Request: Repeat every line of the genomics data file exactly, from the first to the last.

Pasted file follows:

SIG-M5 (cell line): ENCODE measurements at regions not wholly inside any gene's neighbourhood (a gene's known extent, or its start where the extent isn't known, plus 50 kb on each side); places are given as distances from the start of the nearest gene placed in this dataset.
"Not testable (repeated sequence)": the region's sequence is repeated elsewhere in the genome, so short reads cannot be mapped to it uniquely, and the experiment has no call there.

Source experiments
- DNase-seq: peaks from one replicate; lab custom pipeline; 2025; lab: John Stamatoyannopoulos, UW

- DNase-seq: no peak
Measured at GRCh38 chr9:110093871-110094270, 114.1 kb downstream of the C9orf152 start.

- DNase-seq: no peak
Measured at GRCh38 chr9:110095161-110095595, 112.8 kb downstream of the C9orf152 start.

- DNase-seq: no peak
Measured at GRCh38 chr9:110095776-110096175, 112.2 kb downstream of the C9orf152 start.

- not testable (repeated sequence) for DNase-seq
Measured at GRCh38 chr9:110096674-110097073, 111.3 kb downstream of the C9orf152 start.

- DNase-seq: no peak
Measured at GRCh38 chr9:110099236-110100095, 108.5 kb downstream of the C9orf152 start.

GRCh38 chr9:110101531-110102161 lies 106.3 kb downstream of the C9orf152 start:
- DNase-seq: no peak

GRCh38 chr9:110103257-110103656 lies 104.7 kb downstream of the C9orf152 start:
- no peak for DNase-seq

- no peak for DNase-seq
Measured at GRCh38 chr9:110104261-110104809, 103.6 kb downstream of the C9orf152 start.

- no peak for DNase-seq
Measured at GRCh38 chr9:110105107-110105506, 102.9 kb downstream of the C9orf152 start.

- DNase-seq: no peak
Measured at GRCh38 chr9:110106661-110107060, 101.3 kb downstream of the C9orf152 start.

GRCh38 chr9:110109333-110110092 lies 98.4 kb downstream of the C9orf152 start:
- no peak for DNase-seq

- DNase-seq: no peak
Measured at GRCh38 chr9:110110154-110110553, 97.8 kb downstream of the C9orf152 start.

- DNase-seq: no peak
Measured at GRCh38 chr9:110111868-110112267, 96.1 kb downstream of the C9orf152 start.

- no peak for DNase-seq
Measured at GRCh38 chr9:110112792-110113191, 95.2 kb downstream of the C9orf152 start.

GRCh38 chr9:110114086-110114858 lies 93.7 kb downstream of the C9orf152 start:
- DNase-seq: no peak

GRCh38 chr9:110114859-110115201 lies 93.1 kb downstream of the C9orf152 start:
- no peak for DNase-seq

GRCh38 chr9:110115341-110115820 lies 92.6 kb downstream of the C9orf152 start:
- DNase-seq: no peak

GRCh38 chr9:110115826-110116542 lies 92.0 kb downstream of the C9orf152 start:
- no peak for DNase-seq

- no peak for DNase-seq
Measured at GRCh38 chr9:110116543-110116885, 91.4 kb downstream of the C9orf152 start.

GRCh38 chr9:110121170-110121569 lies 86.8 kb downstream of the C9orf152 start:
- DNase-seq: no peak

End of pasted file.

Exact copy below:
SIG-M5 (cell line): ENCODE measurements at regions not wholly inside any gene's neighbourhood (a gene's known extent, or its start where the extent isn't known, plus 50 kb on each side); places are given as distances from the start of the nearest gene placed in this dataset.
"Not testable (repeated sequence)": the region's sequence is repeated elsewhere in the genome, so short reads cannot be mapped to it uniquely, and the experiment has no call there.

Source experiments
- DNase-seq: peaks from one replicate; lab custom pipeline; 2025; lab: John Stamatoyannopoulos, UW

- DNase-seq: no peak
Measured at GRCh38 chr9:110093871-110094270, 114.1 kb downstream of the C9orf152 start.

- DNase-seq: no peak
Measured at GRCh38 chr9:110095161-110095595, 112.8 kb downstream of the C9orf152 start.

- DNase-seq: no peak
Measured at GRCh38 chr9:110095776-110096175, 112.2 kb downstream of the C9orf152 start.

- not testable (repeated sequence) for DNase-seq
Measured at GRCh38 chr9:110096674-110097073, 111.3 kb downstream of the C9orf152 start.

- DNase-seq: no peak
Measured at GRCh38 chr9:110099236-110100095, 108.5 kb downstream of the C9orf152 start.

GRCh38 chr9:110101531-110102161 lies 106.3 kb downstream of the C9orf152 start:
- DNase-seq: no peak

GRCh38 chr9:110103257-110103656 lies 104.7 kb downstream of the C9orf152 start:
- no peak for DNase-seq

- no peak for DNase-seq
Measured at GRCh38 chr9:110104261-110104809, 103.6 kb downstream of the C9orf152 start.

- no peak for DNase-seq
Measured at GRCh38 chr9:110105107-110105506, 102.9 kb downstream of the C9orf152 start.

- DNase-seq: no peak
Measured at GRCh38 chr9:110106661-110107060, 101.3 kb downstream of the C9orf152 start.

GRCh38 chr9:110109333-110110092 lies 98.4 kb downstream of the C9orf152 start:
- no peak for DNase-seq

- DNase-seq: no peak
Measured at GRCh38 chr9:110110154-110110553, 97.8 kb downstream of the C9orf152 start.

- DNase-seq: no peak
Measured at GRCh38 chr9:110111868-110112267, 96.1 kb downstream of the C9orf152 start.

- no peak for DNase-seq
Measured at GRCh38 chr9:110112792-110113191, 95.2 kb downstream of the C9orf152 start.

GRCh38 chr9:110114086-110114858 lies 93.7 kb downstream of the C9orf152 start:
- DNase-seq: no peak

GRCh38 chr9:110114859-110115201 lies 93.1 kb downstream of the C9orf152 start:
- no peak for DNase-seq

GRCh38 chr9:110115341-110115820 lies 92.6 kb downstream of the C9orf152 start:
- DNase-seq: no peak

GRCh38 chr9:110115826-110116542 lies 92.0 kb downstream of the C9orf152 start:
- no peak for DNase-seq

- no peak for DNase-seq
Measured at GRCh38 chr9:110116543-110116885, 91.4 kb downstream of the C9orf152 start.

GRCh38 chr9:110121170-110121569 lies 86.8 kb downstream of the C9orf152 start:
- DNase-seq: no peak